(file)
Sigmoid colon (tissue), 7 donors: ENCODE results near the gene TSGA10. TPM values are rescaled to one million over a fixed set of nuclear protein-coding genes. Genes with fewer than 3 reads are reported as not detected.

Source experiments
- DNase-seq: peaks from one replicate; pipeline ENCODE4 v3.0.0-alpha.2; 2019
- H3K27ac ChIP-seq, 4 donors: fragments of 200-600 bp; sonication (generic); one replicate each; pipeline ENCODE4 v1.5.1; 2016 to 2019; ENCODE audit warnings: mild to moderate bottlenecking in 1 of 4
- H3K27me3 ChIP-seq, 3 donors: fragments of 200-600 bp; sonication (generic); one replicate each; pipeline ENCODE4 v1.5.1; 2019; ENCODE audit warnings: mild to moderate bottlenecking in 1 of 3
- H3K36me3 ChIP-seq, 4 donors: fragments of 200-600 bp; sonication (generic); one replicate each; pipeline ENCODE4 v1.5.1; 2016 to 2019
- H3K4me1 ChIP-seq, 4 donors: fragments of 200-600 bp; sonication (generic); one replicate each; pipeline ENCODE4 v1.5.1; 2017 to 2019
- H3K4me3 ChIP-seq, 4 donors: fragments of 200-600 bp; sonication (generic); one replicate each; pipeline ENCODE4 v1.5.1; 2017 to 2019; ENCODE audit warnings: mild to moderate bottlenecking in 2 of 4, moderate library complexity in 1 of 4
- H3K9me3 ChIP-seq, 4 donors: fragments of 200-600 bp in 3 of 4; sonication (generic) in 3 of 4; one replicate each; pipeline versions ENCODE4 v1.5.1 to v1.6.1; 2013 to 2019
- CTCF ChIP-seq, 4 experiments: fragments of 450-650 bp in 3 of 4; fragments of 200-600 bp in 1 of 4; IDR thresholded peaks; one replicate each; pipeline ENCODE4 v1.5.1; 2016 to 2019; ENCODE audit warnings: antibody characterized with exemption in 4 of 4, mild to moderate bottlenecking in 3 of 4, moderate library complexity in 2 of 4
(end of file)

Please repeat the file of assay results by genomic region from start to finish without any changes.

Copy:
Sigmoid colon (tissue), 7 donors: ENCODE results near the gene TSGA10. TPM values are rescaled to one million over a fixed set of nuclear protein-coding genes. Genes with fewer than 3 reads are reported as not detected.

Source experiments
- DNase-seq: peaks from one replicate; pipeline ENCODE4 v3.0.0-alpha.2; 2019
- H3K27ac ChIP-seq, 4 donors: fragments of 200-600 bp; sonication (generic); one replicate each; pipeline ENCODE4 v1.5.1; 2016 to 2019; ENCODE audit warnings: mild to moderate bottlenecking in 1 of 4
- H3K27me3 ChIP-seq, 3 donors: fragments of 200-600 bp; sonication (generic); one replicate each; pipeline ENCODE4 v1.5.1; 2019; ENCODE audit warnings: mild to moderate bottlenecking in 1 of 3
- H3K36me3 ChIP-seq, 4 donors: fragments of 200-600 bp; sonication (generic); one replicate each; pipeline ENCODE4 v1.5.1; 2016 to 2019
- H3K4me1 ChIP-seq, 4 donors: fragments of 200-600 bp; sonication (generic); one replicate each; pipeline ENCODE4 v1.5.1; 2017 to 2019
- H3K4me3 ChIP-seq, 4 donors: fragments of 200-600 bp; sonication (generic); one replicate each; pipeline ENCODE4 v1.5.1; 2017 to 2019; ENCODE audit warnings: mild to moderate bottlenecking in 2 of 4, moderate library complexity in 1 of 4
- H3K9me3 ChIP-seq, 4 donors: fragments of 200-600 bp in 3 of 4; sonication (generic) in 3 of 4; one replicate each; pipeline versions ENCODE4 v1.5.1 to v1.6.1; 2013 to 2019
- CTCF ChIP-seq, 4 experiments: fragments of 450-650 bp in 3 of 4; fragments of 200-600 bp in 1 of 4; IDR thresholded peaks; one replicate each; pipeline ENCODE4 v1.5.1; 2016 to 2019; ENCODE audit warnings: antibody characterized with exemption in 4 of 4, mild to moderate bottlenecking in 3 of 4, moderate library complexity in 2 of 4